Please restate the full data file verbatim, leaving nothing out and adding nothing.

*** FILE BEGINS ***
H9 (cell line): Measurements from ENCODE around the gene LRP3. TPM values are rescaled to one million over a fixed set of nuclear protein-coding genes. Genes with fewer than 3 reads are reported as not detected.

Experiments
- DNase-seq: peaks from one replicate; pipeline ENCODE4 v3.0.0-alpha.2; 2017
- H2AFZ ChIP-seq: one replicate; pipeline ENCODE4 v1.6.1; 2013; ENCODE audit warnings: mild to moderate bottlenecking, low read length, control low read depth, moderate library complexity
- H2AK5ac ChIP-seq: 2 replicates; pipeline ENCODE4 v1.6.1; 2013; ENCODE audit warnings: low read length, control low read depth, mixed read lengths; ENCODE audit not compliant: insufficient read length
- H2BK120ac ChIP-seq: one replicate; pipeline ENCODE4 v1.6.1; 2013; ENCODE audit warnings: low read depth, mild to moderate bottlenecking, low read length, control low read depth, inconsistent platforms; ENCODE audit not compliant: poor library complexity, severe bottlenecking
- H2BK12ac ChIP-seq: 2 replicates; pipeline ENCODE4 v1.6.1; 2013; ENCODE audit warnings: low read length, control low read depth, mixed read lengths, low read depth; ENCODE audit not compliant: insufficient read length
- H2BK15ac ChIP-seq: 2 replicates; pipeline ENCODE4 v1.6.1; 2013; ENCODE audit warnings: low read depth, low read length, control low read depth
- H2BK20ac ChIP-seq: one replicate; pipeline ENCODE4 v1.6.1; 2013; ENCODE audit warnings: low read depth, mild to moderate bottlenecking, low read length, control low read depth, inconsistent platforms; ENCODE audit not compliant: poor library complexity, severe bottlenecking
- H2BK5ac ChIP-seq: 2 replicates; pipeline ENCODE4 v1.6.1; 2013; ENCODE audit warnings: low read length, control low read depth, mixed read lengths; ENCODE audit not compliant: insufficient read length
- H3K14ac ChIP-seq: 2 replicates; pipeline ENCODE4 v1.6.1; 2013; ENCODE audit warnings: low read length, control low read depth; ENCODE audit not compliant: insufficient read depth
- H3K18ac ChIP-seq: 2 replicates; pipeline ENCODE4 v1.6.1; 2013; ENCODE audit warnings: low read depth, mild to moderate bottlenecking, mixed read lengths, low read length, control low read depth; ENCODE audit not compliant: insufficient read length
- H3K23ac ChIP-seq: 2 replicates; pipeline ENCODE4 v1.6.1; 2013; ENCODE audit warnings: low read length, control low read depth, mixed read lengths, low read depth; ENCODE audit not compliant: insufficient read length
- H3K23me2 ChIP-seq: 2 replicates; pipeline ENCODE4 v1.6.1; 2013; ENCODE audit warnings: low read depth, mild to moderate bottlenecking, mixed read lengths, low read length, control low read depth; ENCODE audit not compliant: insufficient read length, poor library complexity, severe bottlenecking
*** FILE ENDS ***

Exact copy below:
H9 (cell line): Measurements from ENCODE around the gene LRP3. TPM values are rescaled to one million over a fixed set of nuclear protein-coding genes. Genes with fewer than 3 reads are reported as not detected.

Experiments
- DNase-seq: peaks from one replicate; pipeline ENCODE4 v3.0.0-alpha.2; 2017
- H2AFZ ChIP-seq: one replicate; pipeline ENCODE4 v1.6.1; 2013; ENCODE audit warnings: mild to moderate bottlenecking, low read length, control low read depth, moderate library complexity
- H2AK5ac ChIP-seq: 2 replicates; pipeline ENCODE4 v1.6.1; 2013; ENCODE audit warnings: low read length, control low read depth, mixed read lengths; ENCODE audit not compliant: insufficient read length
- H2BK120ac ChIP-seq: one replicate; pipeline ENCODE4 v1.6.1; 2013; ENCODE audit warnings: low read depth, mild to moderate bottlenecking, low read length, control low read depth, inconsistent platforms; ENCODE audit not compliant: poor library complexity, severe bottlenecking
- H2BK12ac ChIP-seq: 2 replicates; pipeline ENCODE4 v1.6.1; 2013; ENCODE audit warnings: low read length, control low read depth, mixed read lengths, low read depth; ENCODE audit not compliant: insufficient read length
- H2BK15ac ChIP-seq: 2 replicates; pipeline ENCODE4 v1.6.1; 2013; ENCODE audit warnings: low read depth, low read length, control low read depth
- H2BK20ac ChIP-seq: one replicate; pipeline ENCODE4 v1.6.1; 2013; ENCODE audit warnings: low read depth, mild to moderate bottlenecking, low read length, control low read depth, inconsistent platforms; ENCODE audit not compliant: poor library complexity, severe bottlenecking
- H2BK5ac ChIP-seq: 2 replicates; pipeline ENCODE4 v1.6.1; 2013; ENCODE audit warnings: low read length, control low read depth, mixed read lengths; ENCODE audit not compliant: insufficient read length
- H3K14ac ChIP-seq: 2 replicates; pipeline ENCODE4 v1.6.1; 2013; ENCODE audit warnings: low read length, control low read depth; ENCODE audit not compliant: insufficient read depth
- H3K18ac ChIP-seq: 2 replicates; pipeline ENCODE4 v1.6.1; 2013; ENCODE audit warnings: low read depth, mild to moderate bottlenecking, mixed read lengths, low read length, control low read depth; ENCODE audit not compliant: insufficient read length
- H3K23ac ChIP-seq: 2 replicates; pipeline ENCODE4 v1.6.1; 2013; ENCODE audit warnings: low read length, control low read depth, mixed read lengths, low read depth; ENCODE audit not compliant: insufficient read length
- H3K23me2 ChIP-seq: 2 replicates; pipeline ENCODE4 v1.6.1; 2013; ENCODE audit warnings: low read depth, mild to moderate bottlenecking, mixed read lengths, low read length, control low read depth; ENCODE audit not compliant: insufficient read length, poor library complexity, severe bottlenecking